The bigger picture

When working on cross-functional teams, R&D members can see their work in a whole new context

Share Print Related RSS
Page 4 of 5 1 | 2 | 3 | 4 | 5 View on one page

 

Most decisions to either proceed with a project or kill it are financial decisions.  The purchase price and product cost, as well as the required ingredients, specifications and equipment, all affect the direction, viability and profitability of the project. The better versed he is in finance, the better the R&D member can proactively identify and resolve related issues and move a project forward. A better grasp of financials also can help R&D determine projects or project paths that aren't financially successful and advocate options or projects that are.

 

Specifically, R&D professionals must be able to read and build product costing models (including ingredient and material costs; supply chain costs; advertising & merchandising costs; overheads, etc.), understand the impact of capital costs on project viability, and work with the concepts and mathematics of wholesale and retail pricing, wholesale and retail margins and profit contribution.

 

Quality & supply chain: All products developed need to be successfully integrated into a steady-state production operation. The more an R&D team understands how plants operate , the ways they measure performance and the practical constraints they face -- the more successful the implementation will be. The also team needs to understand these issues as they apply to procurement/purchasing and distribution/logistics.

 

Quality systems are designed to translate consumer and customer desire into a product proposition that is cost-effective, reliable and reproducible. R&D must understand the   needs of the supply chain and be skilled in developing and operating quality systems to successfully translate product design criteria to ongoing production.

 

Safety, regulatory & legal: Many aspects of safety, regulatory and legal issues , including microbiology, nutrition, chemical and physical hazards and labeling -- are part and parcel of R&D's technical knowledge. These and similar issues are largely driven by the U.S. Department of Agriculture (USDA), Food and Drug Administration (FDA),  Federal Trade Commission (FTC) and similar regulatory bodies.  However, many of these issues also relate to company practices, preferences, policies and risk profiles.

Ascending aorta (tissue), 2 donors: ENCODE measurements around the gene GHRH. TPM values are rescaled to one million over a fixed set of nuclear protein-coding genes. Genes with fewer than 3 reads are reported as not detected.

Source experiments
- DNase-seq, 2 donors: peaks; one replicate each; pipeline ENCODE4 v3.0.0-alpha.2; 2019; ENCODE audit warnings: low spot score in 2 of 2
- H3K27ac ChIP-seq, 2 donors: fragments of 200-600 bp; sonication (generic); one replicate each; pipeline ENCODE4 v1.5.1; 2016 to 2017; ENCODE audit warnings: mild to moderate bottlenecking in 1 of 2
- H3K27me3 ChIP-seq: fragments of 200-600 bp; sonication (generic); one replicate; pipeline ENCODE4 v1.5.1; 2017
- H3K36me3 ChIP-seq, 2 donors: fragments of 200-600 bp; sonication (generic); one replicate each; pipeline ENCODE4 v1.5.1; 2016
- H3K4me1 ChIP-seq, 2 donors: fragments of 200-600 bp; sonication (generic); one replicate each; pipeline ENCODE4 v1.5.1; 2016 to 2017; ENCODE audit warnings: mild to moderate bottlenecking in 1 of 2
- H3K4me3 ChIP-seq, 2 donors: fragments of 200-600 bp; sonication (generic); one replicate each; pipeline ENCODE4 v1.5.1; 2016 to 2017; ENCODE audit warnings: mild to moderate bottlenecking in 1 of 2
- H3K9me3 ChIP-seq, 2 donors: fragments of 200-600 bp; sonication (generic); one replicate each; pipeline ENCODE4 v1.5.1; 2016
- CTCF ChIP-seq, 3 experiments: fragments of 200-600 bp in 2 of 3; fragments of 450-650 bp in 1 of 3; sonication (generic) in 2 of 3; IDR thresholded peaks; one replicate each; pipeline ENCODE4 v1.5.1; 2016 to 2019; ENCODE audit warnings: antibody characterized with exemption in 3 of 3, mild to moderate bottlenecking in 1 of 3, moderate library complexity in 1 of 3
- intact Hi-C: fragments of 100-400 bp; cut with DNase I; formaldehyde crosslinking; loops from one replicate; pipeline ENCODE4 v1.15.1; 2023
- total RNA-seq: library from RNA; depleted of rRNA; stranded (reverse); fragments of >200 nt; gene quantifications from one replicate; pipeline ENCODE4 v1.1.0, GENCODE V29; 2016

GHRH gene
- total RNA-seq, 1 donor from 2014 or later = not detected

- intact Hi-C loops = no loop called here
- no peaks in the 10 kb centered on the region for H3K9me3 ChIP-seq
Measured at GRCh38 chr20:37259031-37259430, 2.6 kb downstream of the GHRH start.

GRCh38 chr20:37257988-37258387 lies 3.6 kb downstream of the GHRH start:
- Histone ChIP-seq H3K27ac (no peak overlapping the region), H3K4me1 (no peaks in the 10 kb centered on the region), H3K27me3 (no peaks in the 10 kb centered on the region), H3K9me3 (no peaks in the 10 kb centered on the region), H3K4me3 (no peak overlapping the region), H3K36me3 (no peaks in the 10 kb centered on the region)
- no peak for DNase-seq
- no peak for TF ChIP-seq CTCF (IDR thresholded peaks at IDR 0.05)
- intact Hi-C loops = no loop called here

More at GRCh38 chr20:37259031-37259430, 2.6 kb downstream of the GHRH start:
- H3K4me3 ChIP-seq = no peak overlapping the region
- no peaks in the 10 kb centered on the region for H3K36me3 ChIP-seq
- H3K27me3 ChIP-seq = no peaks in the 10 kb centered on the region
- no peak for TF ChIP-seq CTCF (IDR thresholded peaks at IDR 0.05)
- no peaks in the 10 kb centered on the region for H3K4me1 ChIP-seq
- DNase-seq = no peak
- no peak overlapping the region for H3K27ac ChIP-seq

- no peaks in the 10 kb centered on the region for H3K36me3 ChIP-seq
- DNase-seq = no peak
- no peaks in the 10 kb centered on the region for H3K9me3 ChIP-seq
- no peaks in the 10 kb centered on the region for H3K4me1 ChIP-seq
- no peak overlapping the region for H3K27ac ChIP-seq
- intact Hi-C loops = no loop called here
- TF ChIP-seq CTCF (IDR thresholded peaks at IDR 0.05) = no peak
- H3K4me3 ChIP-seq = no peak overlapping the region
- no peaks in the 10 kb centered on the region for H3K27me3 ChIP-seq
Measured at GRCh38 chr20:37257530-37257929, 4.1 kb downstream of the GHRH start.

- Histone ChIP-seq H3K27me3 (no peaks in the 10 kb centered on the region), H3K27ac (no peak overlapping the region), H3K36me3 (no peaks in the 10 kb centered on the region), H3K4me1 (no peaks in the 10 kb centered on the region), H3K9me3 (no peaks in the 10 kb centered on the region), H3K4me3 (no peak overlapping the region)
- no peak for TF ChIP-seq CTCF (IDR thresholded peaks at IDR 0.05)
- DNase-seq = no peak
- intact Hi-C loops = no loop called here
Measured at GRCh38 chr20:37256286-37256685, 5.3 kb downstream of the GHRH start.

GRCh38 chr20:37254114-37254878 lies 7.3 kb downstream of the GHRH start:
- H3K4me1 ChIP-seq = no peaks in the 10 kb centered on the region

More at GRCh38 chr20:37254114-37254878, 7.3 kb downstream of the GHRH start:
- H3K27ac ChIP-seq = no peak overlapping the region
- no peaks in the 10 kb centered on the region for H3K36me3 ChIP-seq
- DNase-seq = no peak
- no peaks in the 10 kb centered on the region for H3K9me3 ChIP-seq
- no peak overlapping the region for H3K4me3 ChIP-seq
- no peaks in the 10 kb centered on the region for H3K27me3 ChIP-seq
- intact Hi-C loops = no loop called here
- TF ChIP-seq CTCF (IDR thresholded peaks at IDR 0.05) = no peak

R&D needs to understand aspects of safety, regulatory and legal considerations that are driven by company-specific policies and, when appropriate, influence internal policy change, driving greater or lesser risks based on their informed perspective. This will help ensure the delivery of a product that is safe, legal and profitable.

 

Sales and customer:  Customer needs and requirements must be met for a business proposition to be successful. Because Sales is the primary point of contact for customer organizations (wholesalers, retailers, food service organizations, etc.), it obviously possesses a great deal of knowledge about customers. For effective development of new or improved product propositions, R&D must understand the needs and requirements of customers along with the sales activities required to keep the customer satisfied.   Additionally, R&D should understand the operating /supply chain practices of various customers and how they impact product and package performance.

Page 4 of 5 1 | 2 | 3 | 4 | 5 View on one page
Share Print Reprints Permissions

What are your comments?

You cannot post comments until you have logged in. Login Here.

Comments

No one has commented on this page yet.

RSS feed for comments on this page | RSS feed for all comments